Regrettable Outcome of Sysco/U.S. Foods Merger Challenge Reflects FTC Has Nothing to Fear from “SMARTER” Act

Botti2Featured Expert Contributor – Antitrust & Competition, U.S. Department of Justice

Mark J. Botti, Squire Patton Boggs (US) LLP with Anthony W. Swisher, Squire Patton Boggs (US) LLP

Late last month, a federal district court judge in Washington, D.C. granted the request of the Federal Trade Commission (FTC) for a preliminary injunction against the proposed combination of Sysco and U.S. Foods because, according to the FTC, the merger “raised questions going to the merits so serious, substantial, difficult and doubtful as to make them fair ground for thorough investigation, study, deliberation and determination by the FTC in the first instance . . . .” In essence, despite having already conducted an intensive, 15-month investigation, the FTC sought an injunction that would allow it to further study the merger. The court’s injunction and the likely further delay predictably put an end to the merger.

The death of the Sysco/U.S. Foods merger underscores the sensibility of the proposed Standard Merger and Acquisition Reviews Through Equal Rules (SMARTER) Act, now working its way through Congress. While opposed by the FTC, SMARTER can simply and fairly require the FTC to show that a merger is likely to harm competition before it blocks the deal through the procedural device of a federal court preliminary injunction. That’s the same standard the Antitrust Division of the Justice Department (DOJ) must meet, and is the standard approach for federal courts considering a preliminary injunction request. Under current law, unlike DOJ the FTC faces the lower “further inquiry” standard quoted above. Passage of SMARTER could lead to equal treatment for all mergers under the law when tested in federal court regardless of which agency happened to review them. Continue reading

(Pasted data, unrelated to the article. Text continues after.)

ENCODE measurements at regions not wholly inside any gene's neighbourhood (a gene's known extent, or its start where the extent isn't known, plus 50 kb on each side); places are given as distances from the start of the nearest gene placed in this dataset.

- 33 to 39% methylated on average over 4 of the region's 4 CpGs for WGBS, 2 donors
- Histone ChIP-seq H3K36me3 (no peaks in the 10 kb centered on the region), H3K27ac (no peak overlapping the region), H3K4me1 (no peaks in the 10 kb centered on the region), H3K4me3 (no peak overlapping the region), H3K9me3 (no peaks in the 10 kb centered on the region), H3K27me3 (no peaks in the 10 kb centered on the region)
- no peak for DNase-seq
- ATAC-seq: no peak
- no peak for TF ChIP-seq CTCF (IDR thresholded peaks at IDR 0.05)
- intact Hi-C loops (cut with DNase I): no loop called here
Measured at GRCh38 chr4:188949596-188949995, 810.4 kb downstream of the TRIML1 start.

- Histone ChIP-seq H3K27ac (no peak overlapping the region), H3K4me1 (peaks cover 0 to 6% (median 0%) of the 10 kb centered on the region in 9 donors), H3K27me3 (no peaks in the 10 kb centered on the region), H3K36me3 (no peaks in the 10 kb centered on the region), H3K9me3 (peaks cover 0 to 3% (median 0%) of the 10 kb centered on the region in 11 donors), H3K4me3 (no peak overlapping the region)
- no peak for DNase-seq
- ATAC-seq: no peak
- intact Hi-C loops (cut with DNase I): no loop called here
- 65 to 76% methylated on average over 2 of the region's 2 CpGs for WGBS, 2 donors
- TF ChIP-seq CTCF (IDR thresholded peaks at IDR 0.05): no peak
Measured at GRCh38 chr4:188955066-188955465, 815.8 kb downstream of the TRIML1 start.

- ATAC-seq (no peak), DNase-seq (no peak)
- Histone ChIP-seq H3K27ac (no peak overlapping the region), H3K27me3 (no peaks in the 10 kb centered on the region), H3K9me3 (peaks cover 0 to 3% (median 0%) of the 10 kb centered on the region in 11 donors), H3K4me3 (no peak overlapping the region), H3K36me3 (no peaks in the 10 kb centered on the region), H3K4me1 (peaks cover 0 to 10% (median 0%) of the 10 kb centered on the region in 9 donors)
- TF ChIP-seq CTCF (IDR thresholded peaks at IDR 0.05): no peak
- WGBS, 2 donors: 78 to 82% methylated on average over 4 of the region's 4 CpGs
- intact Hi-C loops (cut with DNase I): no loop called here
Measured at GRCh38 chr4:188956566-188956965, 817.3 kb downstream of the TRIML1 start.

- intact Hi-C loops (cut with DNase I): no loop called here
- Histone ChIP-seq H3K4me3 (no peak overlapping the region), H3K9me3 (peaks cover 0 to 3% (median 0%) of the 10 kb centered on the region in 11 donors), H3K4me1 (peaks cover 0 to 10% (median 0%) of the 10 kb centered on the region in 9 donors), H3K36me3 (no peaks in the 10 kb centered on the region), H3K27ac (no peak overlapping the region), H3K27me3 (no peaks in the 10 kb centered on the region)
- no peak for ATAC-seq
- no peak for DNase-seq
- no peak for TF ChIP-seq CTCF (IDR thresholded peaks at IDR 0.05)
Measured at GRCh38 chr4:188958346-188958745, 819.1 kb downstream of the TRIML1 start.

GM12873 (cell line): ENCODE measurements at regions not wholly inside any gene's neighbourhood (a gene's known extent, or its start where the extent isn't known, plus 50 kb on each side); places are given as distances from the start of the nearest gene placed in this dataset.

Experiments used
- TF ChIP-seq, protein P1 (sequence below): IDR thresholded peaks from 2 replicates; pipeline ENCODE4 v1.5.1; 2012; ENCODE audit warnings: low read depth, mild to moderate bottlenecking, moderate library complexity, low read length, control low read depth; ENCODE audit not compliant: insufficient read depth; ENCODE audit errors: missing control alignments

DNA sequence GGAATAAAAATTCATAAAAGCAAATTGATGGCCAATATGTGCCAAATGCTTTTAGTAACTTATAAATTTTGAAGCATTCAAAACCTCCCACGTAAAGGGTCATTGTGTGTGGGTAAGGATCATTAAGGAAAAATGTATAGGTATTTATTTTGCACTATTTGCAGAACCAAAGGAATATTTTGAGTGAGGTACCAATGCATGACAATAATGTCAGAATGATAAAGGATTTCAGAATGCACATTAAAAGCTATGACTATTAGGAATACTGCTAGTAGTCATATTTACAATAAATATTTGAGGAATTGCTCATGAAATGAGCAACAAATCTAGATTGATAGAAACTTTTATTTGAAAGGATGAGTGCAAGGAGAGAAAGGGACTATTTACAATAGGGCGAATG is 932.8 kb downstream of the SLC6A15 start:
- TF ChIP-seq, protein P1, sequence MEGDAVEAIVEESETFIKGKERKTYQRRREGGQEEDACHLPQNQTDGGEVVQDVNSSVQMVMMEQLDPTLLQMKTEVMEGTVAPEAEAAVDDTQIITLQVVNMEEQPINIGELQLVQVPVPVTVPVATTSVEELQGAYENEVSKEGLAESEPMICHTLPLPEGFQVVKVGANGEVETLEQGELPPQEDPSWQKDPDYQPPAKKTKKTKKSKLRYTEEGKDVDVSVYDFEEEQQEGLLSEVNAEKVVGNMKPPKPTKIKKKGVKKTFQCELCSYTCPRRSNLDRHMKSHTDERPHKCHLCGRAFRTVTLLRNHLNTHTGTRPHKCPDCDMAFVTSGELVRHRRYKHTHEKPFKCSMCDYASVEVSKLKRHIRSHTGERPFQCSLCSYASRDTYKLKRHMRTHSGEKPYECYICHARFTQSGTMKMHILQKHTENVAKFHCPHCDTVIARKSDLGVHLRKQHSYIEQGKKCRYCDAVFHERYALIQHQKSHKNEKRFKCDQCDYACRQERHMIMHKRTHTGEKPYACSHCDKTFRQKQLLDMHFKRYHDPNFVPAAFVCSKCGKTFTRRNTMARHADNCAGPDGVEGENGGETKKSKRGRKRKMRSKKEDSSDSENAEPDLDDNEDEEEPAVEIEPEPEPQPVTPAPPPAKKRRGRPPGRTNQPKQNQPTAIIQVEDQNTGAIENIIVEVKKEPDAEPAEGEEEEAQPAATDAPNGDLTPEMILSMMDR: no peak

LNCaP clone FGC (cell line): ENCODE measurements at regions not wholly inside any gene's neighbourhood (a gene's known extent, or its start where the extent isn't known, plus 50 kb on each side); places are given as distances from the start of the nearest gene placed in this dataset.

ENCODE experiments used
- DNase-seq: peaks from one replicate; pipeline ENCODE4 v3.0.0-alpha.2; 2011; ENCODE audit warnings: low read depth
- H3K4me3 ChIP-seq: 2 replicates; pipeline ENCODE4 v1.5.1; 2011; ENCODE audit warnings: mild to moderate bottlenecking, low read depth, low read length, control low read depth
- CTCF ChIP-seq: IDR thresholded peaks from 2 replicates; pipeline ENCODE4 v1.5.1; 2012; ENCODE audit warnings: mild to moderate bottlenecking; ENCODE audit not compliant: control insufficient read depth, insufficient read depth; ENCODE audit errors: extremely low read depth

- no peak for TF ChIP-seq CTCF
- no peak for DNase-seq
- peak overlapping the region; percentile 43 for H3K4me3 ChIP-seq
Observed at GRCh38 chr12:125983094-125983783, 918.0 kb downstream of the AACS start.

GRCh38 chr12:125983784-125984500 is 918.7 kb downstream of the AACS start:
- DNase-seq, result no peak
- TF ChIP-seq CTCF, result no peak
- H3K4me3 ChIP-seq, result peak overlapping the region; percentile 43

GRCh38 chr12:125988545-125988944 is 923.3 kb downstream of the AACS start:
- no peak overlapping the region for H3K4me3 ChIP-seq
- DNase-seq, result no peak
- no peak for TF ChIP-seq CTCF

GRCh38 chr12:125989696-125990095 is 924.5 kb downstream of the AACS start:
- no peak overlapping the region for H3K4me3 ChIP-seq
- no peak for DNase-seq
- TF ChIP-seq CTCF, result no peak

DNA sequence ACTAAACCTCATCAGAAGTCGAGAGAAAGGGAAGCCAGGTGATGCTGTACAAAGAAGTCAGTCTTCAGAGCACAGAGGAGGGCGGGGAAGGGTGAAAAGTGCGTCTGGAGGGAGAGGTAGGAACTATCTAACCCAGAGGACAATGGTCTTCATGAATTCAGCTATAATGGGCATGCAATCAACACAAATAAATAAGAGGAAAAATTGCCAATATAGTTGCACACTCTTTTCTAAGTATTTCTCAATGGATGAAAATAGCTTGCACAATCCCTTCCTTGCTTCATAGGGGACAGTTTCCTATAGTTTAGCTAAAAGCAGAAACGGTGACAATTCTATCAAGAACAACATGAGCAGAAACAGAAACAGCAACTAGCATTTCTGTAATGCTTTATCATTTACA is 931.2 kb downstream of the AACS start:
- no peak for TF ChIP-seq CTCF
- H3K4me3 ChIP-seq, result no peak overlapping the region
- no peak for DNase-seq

FTC’s Actions on In-App Purchases Reflect Chilling Move Toward “Mother-May-I” Paternalism

amazonFederal regulatory agencies routinely act as table-setters for the plaintiffs’ bar. Class-action lawsuits can require targets of federal enforcement actions, even after those actions end in settlement, to defend against the same allegations in court. A federal judge’s April 3, 2015 dismissal of a class action on the ground that the company had already entered into a settlement with the Federal Trade Commission (FTC), therefore, was a commendable outcome. The underlying FTC action that inspired the suit, however—an industry-wide investigation into companies’ in-app purchase procedures—is far less welcome. The Commission’s investigation is yet another example of government’s steady drift away from respecting permissionless innovation and toward “mother-may-I” paternalism.

FTC’s In-App Purchase Inquest. FTC initiated an investigation in 2011 of various companies’ mobile-app sales practices. The Commission had received complaints from parents that their children were making “unauthorized” purchases on mobile app stores. On January 15, 2014, Apple agreed to settle with FTC over charges that its in-app purchase process constituted an unfair business practice under § 5 of the FTC Act. On September 4, 2014, Google entered into a similar settlement. Both app sellers agreed to provide customers with refunds and alter their app sales practices.

In addition to Google and Apple, FTC also accused Amazon of unfair business practices for failing to prevent “unauthorized” in-app purchases.  Amazon, however, refused to settle the charges. The Commission filed suit on July 10, 2014 in the U.S. District Court for the Western District of Washington. On December 1, 2014, Judge John C. Coughenour denied Amazon’s motion to dismiss. Continue reading

End of the Road in the Long-running “FTC v. Phoebe Putney” Saga

amurinoFeatured Expert Column – Antitrust/Federal Trade Commission

Andrea Agathoklis Murino, Goodwin Proctor LLP

Many months ago, I wrote about the ongoing saga that was the Federal Trade Commission’s (“FTC”) attempt to unwind the acquisition of Palmyra Park Hospital (“Palmyra”) by Phoebe Putney Health System Inc. (“Phoebe”) in Albany, Georgia. There were visits to all three levels of the federal court system (yes, even the Supremes!), as well as unexpected detours through various Georgia regulatory bodies. With the FTC’s announcement late last month that it was settling its administrative litigation with a behavioral remedy, we now know how this story ends.

Where We’ve Been